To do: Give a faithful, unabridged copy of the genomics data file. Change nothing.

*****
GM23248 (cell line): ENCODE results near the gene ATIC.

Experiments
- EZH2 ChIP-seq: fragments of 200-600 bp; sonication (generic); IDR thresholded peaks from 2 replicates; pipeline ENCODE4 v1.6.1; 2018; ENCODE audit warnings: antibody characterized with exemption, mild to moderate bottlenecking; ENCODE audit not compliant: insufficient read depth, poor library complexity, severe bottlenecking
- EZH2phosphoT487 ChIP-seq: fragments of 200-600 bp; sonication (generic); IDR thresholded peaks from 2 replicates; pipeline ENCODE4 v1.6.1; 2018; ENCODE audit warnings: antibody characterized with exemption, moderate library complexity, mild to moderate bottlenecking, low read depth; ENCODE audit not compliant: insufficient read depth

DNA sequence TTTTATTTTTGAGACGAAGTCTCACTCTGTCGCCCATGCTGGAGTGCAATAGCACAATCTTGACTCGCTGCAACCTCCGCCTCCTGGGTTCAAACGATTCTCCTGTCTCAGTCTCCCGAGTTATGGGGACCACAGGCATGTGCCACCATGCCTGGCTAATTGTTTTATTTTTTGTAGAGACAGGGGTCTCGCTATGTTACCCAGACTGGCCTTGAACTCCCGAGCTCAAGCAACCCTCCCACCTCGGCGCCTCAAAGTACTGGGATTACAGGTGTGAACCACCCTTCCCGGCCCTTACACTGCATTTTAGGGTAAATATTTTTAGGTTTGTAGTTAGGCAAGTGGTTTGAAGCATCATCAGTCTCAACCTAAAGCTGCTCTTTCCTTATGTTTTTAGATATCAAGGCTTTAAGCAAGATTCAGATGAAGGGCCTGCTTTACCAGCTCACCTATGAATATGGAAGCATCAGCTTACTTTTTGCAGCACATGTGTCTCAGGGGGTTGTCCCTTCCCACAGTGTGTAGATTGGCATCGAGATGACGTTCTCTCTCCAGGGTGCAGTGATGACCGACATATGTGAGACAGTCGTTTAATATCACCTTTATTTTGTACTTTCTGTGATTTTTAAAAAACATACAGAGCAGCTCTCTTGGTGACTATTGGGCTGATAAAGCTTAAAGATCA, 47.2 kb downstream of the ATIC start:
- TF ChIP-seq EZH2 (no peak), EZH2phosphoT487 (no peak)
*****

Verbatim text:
GM23248 (cell line): ENCODE results near the gene ATIC.

Experiments
- EZH2 ChIP-seq: fragments of 200-600 bp; sonication (generic); IDR thresholded peaks from 2 replicates; pipeline ENCODE4 v1.6.1; 2018; ENCODE audit warnings: antibody characterized with exemption, mild to moderate bottlenecking; ENCODE audit not compliant: insufficient read depth, poor library complexity, severe bottlenecking
- EZH2phosphoT487 ChIP-seq: fragments of 200-600 bp; sonication (generic); IDR thresholded peaks from 2 replicates; pipeline ENCODE4 v1.6.1; 2018; ENCODE audit warnings: antibody characterized with exemption, moderate library complexity, mild to moderate bottlenecking, low read depth; ENCODE audit not compliant: insufficient read depth

DNA sequence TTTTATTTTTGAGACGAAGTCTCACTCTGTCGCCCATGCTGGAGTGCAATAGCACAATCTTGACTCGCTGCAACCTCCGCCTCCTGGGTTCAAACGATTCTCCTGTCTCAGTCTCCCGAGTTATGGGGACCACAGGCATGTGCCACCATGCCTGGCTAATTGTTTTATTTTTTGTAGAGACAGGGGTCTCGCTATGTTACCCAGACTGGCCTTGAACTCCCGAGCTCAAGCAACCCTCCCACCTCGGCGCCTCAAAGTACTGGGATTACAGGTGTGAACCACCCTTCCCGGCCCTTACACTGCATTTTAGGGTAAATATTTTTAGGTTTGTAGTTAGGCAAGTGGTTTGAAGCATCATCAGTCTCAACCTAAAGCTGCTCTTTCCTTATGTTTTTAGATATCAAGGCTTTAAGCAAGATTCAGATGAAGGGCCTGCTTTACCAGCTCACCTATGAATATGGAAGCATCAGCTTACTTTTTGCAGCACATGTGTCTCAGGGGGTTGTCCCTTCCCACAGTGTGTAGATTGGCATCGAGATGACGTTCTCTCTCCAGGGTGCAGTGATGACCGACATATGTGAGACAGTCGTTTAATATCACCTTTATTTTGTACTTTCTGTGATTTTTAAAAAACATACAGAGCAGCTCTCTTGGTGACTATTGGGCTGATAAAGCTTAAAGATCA, 47.2 kb downstream of the ATIC start:
- TF ChIP-seq EZH2 (no peak), EZH2phosphoT487 (no peak)